The ride and I

Some days I head to work early, walking out the door just a few minutes after the sun has risen. My quiet street is even more peaceful than usual, although I can hear the bustle of the cross street nearby. My bike, an Electra Amsterdam, glides down my driveway to the street, its bell rattling a gentle ping as we roll over the cracks in the street. We stop at the corner to watch the cars go by. I’m waiting for a space to join the procession.

I am among them, yet I am not one of them.

We glide past neighbor’s houses. Early morning rides give me a chance to ogle their yards, gawk at the progress of paint jobs, even to smile at lawn ornaments, like the adult dog and puppy planter on the front steps. Inside the neat houses, people are getting ready for the day. A few are already waiting for the bus, which runs sweep behind me. I could have loaded my bike onto the rack at the front of the bus and gotten to work that way. Sometimes I like the bus ride. I can read. Or I can just look out the window and let someone else do the work.

As I continue on my journey, the street merges with another, giving me a superpower moment. A yield sign for incoming traffic to my left means that  I can stick out my left arm, gesture with my hand and enter the lane. Yield to me, four-wheeler. Heh.

The houses here are quiet, too. Their occupants are mostly students, who keep a different schedule. Some mornings, ubiquitous red cups litter the front yards. Today, though, it’s clear the night was a quiet one.

Suddenly, we have a bike lane,  a space of our own on the two-lane road. The stoplight at the edge of downtown seems to catch me every time. Kitty-corner is the Bluebird Diner, where a few patrons are sitting at the tables and the waitress is moving around with her coffeepot in hand to top off their cups. My bike carries my own cup on the handlebars. On warm days people sit outside at café tables and I wonder, “who are these people, and why aren’t I one of them?”

Ride on, girl.

The bike lane turns into sharrows here, pointing us through the north edge of downtown, between groups of students walking across intersections to go to class, past cars rushing past to get to distant parking places so the drivers can take a bus and ride to work. We glide past them all, past the loading dock where the Coke and Pepsi trucks take turns waiting to unload their empty nutrition.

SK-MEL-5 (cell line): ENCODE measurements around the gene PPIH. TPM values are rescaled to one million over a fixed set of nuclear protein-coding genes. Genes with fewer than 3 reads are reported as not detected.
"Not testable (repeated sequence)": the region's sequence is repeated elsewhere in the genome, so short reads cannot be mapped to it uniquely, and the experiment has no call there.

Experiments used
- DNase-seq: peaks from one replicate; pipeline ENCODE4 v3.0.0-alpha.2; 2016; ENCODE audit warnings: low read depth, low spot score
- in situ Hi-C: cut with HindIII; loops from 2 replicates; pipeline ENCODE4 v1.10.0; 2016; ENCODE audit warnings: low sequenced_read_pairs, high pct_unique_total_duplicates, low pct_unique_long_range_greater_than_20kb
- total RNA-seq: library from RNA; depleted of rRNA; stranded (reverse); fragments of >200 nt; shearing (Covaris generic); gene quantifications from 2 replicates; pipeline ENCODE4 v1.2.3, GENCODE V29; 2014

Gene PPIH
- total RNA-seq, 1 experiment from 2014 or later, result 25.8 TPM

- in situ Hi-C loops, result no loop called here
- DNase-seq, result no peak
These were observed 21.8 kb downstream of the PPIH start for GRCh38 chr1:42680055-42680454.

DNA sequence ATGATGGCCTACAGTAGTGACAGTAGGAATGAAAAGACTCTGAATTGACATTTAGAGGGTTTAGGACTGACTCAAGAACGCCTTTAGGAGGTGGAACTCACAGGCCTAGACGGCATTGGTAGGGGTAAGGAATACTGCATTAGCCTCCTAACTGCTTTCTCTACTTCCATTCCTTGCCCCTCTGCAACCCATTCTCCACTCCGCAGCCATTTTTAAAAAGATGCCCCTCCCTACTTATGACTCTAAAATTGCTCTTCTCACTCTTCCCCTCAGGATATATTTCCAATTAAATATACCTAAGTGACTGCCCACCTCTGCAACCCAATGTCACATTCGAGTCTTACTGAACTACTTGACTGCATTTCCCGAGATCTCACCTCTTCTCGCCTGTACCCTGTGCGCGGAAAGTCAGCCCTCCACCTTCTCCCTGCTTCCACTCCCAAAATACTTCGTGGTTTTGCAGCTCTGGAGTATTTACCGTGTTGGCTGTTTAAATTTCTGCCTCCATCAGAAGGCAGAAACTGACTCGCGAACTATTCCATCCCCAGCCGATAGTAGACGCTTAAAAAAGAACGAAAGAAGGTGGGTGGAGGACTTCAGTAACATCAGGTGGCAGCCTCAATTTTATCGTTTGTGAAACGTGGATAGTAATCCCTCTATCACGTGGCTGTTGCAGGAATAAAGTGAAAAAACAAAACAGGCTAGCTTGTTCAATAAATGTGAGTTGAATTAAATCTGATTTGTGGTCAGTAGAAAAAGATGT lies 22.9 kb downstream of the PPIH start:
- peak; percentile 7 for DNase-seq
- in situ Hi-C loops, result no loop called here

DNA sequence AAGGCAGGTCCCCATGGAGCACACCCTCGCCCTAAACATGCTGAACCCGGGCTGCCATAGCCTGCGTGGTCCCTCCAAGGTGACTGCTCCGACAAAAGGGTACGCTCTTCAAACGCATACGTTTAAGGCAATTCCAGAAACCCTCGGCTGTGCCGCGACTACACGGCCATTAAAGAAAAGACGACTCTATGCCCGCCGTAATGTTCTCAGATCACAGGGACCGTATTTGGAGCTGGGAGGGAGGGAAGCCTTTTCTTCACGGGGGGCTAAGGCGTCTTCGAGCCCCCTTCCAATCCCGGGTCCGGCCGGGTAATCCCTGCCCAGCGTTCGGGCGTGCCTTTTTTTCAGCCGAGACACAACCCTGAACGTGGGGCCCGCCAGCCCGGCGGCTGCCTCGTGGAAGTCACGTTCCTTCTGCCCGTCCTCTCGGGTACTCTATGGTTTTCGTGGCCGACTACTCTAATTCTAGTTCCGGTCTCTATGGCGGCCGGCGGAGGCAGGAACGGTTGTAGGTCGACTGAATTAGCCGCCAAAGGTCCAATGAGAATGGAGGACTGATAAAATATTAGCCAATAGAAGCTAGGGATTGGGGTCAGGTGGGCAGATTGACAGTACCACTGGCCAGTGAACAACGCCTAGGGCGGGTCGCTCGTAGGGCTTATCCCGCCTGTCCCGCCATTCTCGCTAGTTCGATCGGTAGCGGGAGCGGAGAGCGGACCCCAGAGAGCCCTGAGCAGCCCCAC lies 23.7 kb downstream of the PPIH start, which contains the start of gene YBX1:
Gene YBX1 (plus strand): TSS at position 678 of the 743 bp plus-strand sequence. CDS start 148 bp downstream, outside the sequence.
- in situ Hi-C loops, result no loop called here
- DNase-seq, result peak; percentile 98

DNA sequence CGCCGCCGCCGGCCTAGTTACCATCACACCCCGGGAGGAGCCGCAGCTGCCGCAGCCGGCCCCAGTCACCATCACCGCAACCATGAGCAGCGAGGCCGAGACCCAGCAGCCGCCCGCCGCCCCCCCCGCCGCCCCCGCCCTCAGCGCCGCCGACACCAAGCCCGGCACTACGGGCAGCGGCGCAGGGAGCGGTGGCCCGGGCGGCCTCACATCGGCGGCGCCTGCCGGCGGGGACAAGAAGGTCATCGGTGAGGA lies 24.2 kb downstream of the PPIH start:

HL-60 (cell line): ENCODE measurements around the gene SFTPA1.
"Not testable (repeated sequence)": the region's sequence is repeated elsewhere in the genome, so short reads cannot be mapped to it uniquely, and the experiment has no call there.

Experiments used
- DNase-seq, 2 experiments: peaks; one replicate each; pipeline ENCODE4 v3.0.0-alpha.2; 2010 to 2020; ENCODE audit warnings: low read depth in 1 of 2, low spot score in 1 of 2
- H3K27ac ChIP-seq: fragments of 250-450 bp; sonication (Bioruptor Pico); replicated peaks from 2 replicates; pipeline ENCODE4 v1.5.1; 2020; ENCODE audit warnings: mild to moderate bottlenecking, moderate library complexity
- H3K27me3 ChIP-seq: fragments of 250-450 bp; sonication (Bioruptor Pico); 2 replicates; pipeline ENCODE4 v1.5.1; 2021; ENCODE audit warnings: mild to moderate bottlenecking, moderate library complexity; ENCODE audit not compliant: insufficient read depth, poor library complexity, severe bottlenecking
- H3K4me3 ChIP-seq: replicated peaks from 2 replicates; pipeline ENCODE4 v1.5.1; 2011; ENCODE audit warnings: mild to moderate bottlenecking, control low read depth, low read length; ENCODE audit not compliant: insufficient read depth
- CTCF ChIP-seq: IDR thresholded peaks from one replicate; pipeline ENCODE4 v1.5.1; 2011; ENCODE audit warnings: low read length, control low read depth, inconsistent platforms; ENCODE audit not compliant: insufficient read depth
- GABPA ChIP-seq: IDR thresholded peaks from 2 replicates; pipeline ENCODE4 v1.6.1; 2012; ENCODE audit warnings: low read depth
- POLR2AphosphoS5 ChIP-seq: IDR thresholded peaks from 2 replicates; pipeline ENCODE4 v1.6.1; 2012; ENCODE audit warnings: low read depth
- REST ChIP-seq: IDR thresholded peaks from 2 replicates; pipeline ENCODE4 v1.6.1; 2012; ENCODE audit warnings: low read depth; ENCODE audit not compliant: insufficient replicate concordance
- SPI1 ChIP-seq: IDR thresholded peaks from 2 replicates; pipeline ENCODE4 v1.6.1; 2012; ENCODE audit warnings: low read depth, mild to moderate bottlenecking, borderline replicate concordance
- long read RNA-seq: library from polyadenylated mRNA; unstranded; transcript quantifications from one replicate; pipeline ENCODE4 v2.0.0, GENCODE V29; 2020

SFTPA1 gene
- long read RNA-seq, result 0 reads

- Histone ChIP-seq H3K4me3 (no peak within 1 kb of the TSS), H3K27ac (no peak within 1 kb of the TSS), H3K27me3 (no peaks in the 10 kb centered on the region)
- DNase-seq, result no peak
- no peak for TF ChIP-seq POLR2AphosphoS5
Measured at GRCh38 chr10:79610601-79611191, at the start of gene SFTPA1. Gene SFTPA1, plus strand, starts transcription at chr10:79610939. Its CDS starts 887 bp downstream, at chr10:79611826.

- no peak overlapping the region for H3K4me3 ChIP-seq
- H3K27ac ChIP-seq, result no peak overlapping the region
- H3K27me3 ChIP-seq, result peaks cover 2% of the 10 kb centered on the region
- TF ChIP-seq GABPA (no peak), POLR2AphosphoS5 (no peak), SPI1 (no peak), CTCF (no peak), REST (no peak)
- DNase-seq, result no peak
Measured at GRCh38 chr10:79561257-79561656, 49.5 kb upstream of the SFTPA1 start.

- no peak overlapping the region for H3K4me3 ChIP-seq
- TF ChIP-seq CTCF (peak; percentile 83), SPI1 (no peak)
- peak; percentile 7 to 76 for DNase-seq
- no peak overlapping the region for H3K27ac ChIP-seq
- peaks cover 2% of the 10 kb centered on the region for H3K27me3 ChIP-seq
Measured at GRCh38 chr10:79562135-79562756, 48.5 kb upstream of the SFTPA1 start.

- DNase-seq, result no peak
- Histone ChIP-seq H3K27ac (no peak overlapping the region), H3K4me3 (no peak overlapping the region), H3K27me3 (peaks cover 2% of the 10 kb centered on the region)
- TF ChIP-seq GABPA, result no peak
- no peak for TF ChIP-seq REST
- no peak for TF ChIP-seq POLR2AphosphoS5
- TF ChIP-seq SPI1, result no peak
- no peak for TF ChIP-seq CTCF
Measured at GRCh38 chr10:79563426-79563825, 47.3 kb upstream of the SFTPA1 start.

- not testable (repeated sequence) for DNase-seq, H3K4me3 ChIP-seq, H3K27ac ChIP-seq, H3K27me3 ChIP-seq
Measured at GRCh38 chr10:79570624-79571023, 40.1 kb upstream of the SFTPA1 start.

I shift gears as I start the downhill and swoop through a left turn. I am officially on campus. Many days, even the colder ones, I meander past the riverfront, enjoying in winter the sight of eagles catching their breakfast, in summer, the river as it purposefully moves past our town on its way to bigger things on the mighty Mississippi.

Right here, I have a choice. I can jump back on the road and work my way up the hill. Today, I keep out of the street by riding on the wide sidewalk and over the pedestrian overpass. The quiet morning turns up the volume as I ride past construction sites where men work with cement mixers, drills, cranes, all punctuated by the occasional “hey,” as a hard-hat yells to get another’s attention.

As I spin up the hill, the bus that picked up my neighbors labors past me. I let them have the road and turn into campus, sliding past the bus passengers and car drivers who are let off at the street to stride or labor up the hill to the their workplaces.

But we are still rolling on. I slide off the path and shush through the grass to the rack under the pines, right at the corner of my building.

Another day. Another dollar. Another ride.

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2 Responses to “The ride and I”

  1. The ride and I | Think Bicycles Says:

    […] am among them, yet I am not one of them. Continued… This entry was posted in General Biking Info. Bookmark the permalink. ← Youth Mountain […]

  2. Brad Says:

    This is lovely.

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